Originally published by the Staff at Pinelands Nursery here: http://www.pinelandsnursery.com/search/label/Blog
Sending the correct seed was one of the most imperative objectives of the Monarchs in the Rough mission to create this habitat. Seed availability definitely has its limitations in some regions, and sourcing the proper ecotype and seed species proved to be hard work. The program strived to avoid the introduction of non-native plants, invasives, and species that will not survive certain regional conditions because of where they were sourced. “Pinelands Nursery was tasked with the responsibility of ensuring everything ran smoothly. They tapped into a continent-wide network of native plant vendors to fill orders for hundreds of projects. As the initiative expanded, we were able to build relationships with other nurseries that Pinelands facilitated like Minnesota Native Landscapes who was instrumental in designing local seed mixes in the Upper Midwest. I cannot overstate the importance of the work conducted by Pinelands for Monarchs in the Rough.” says Director of Conservation Initiatives at Audubon International, Marcus Gray.
Why golf courses you may ask? Why not?! Many golf course superintendents want to conserve the natural resources of their home state and improve upon the large acreage that they own. “Monarchs in the Rough is a win-win for someone that simply wants more habitat on-the-ground, which we know we need. There is education, outreach, financial and other business improvement benefits to courses that lead to enhanced competitiveness in a tight market.” says Marcus Gray. He also mentions that across the United States, golf courses make up 2.3 million acres of land. A typical golf course represents 150 acres of open land. With more than 1/3 of the course not being used for play, it is left available for potential restoration projects. The USGA specifically has encouraged the project citing its ongoing commitment to sustainability. “The golf sector has really gotten behind the idea and it’s personally my greatest contribution to conservation.” says Marcus Gray.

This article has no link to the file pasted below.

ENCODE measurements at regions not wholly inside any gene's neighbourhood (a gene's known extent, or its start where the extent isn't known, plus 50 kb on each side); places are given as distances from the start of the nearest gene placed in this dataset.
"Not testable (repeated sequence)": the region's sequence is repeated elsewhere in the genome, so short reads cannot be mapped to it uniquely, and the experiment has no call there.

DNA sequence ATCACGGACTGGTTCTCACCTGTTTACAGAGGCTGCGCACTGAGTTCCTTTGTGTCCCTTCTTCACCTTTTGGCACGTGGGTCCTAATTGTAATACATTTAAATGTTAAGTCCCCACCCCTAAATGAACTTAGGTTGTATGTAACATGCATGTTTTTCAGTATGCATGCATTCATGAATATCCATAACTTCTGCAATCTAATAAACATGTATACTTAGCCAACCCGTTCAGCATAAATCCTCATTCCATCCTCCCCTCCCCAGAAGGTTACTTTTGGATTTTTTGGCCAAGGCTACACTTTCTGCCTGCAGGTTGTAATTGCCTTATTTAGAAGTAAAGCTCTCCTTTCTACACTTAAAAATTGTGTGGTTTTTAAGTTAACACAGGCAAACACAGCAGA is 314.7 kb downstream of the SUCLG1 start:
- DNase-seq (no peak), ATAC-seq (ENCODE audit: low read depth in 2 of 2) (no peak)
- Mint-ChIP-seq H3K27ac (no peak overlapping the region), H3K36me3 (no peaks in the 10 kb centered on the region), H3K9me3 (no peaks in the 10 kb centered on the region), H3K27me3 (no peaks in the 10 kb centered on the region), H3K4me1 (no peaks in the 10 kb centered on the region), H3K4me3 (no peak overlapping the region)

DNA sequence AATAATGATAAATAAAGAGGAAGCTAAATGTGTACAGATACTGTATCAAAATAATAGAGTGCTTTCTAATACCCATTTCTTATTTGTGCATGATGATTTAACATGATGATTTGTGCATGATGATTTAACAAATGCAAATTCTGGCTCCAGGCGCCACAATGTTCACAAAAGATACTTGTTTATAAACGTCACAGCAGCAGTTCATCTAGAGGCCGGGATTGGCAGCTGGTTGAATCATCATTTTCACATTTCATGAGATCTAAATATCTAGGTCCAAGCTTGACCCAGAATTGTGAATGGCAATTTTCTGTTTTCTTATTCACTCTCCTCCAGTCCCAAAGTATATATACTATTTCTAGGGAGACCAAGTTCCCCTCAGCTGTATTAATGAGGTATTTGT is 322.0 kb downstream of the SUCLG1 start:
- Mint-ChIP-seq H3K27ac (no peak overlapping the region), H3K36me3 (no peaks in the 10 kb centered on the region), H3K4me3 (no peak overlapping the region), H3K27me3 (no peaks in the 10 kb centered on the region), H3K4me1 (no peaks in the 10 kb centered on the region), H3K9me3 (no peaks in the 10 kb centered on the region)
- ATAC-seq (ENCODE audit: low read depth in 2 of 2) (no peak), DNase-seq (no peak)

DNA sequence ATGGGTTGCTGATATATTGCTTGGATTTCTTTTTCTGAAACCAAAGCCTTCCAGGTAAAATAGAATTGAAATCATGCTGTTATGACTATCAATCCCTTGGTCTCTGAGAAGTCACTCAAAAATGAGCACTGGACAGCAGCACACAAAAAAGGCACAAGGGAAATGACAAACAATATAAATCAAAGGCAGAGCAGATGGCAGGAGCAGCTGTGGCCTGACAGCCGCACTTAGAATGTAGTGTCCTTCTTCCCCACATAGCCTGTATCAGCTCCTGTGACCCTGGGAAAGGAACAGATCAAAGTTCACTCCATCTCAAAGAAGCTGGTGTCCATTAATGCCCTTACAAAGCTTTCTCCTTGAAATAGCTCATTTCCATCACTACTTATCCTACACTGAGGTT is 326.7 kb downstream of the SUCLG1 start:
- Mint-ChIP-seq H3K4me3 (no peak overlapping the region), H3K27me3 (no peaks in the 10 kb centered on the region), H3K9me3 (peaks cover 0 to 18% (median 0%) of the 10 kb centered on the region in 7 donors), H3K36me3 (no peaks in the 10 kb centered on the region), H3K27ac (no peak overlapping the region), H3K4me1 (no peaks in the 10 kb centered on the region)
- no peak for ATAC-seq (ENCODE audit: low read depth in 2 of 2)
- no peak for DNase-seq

Currently there are more than 700 courses committed to the program, dedicating more than 1,000 acres to butterfly stewardship. You can help to save the monarchs by donating to the Monarchs in the Rough program or programs with a similar mission. If you would like to contribute to the Monarchs in the Rough effort, donations can be made securely online here: https://secure.auduboninternational.org/np/clients/auduboninternational/donation.jsp
You can also inform any avid golfer in your life of this program and tell them the importance of getting their golf superintendent to sign up and participate. Audubon International additionally works on course monitoring and reporting. If you are interested in contributing your time rather than financial support, Monarchs in the Rough is looking for participants to assist in measuring wildflowers or counting butterflies on golf courses. The program is collaborating with the Monarch Joint Venture to get up to 40 established sites monitored to augment the Summer 2019 Participant Survey: https://monarchjointventure.org/mjvprograms/science/immp